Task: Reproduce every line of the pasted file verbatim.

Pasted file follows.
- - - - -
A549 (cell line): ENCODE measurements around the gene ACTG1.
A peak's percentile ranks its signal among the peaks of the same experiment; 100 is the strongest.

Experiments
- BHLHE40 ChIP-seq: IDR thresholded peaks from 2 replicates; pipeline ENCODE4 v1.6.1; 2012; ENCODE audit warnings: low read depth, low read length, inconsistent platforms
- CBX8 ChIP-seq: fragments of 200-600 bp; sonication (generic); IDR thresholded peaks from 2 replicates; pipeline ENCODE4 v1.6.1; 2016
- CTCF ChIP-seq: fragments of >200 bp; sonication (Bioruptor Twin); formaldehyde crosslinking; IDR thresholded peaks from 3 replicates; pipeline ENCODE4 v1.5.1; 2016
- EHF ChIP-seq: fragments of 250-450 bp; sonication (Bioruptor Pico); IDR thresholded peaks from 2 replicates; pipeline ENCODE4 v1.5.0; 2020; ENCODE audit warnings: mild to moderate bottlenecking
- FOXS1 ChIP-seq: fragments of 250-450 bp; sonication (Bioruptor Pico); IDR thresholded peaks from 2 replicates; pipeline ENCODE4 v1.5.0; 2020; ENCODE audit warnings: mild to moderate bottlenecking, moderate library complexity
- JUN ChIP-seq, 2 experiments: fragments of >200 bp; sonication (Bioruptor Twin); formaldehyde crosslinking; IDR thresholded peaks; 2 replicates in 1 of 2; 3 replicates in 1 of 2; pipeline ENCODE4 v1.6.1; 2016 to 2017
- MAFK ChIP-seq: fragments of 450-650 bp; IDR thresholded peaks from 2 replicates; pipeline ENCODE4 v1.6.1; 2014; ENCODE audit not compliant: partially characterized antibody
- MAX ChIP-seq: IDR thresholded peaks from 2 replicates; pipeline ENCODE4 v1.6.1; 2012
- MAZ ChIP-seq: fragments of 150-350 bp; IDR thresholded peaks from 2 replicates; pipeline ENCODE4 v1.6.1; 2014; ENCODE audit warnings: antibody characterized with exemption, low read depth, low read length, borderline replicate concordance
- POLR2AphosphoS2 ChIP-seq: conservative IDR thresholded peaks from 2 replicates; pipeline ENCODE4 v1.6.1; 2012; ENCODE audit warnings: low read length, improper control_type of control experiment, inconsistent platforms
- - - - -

A549 (cell line): ENCODE measurements around the gene ACTG1.
A peak's percentile ranks its signal among the peaks of the same experiment; 100 is the strongest.

Experiments
- BHLHE40 ChIP-seq: IDR thresholded peaks from 2 replicates; pipeline ENCODE4 v1.6.1; 2012; ENCODE audit warnings: low read depth, low read length, inconsistent platforms
- CBX8 ChIP-seq: fragments of 200-600 bp; sonication (generic); IDR thresholded peaks from 2 replicates; pipeline ENCODE4 v1.6.1; 2016
- CTCF ChIP-seq: fragments of >200 bp; sonication (Bioruptor Twin); formaldehyde crosslinking; IDR thresholded peaks from 3 replicates; pipeline ENCODE4 v1.5.1; 2016
- EHF ChIP-seq: fragments of 250-450 bp; sonication (Bioruptor Pico); IDR thresholded peaks from 2 replicates; pipeline ENCODE4 v1.5.0; 2020; ENCODE audit warnings: mild to moderate bottlenecking
- FOXS1 ChIP-seq: fragments of 250-450 bp; sonication (Bioruptor Pico); IDR thresholded peaks from 2 replicates; pipeline ENCODE4 v1.5.0; 2020; ENCODE audit warnings: mild to moderate bottlenecking, moderate library complexity
- JUN ChIP-seq, 2 experiments: fragments of >200 bp; sonication (Bioruptor Twin); formaldehyde crosslinking; IDR thresholded peaks; 2 replicates in 1 of 2; 3 replicates in 1 of 2; pipeline ENCODE4 v1.6.1; 2016 to 2017
- MAFK ChIP-seq: fragments of 450-650 bp; IDR thresholded peaks from 2 replicates; pipeline ENCODE4 v1.6.1; 2014; ENCODE audit not compliant: partially characterized antibody
- MAX ChIP-seq: IDR thresholded peaks from 2 replicates; pipeline ENCODE4 v1.6.1; 2012
- MAZ ChIP-seq: fragments of 150-350 bp; IDR thresholded peaks from 2 replicates; pipeline ENCODE4 v1.6.1; 2014; ENCODE audit warnings: antibody characterized with exemption, low read depth, low read length, borderline replicate concordance
- POLR2AphosphoS2 ChIP-seq: conservative IDR thresholded peaks from 2 replicates; pipeline ENCODE4 v1.6.1; 2012; ENCODE audit warnings: low read length, improper control_type of control experiment, inconsistent platforms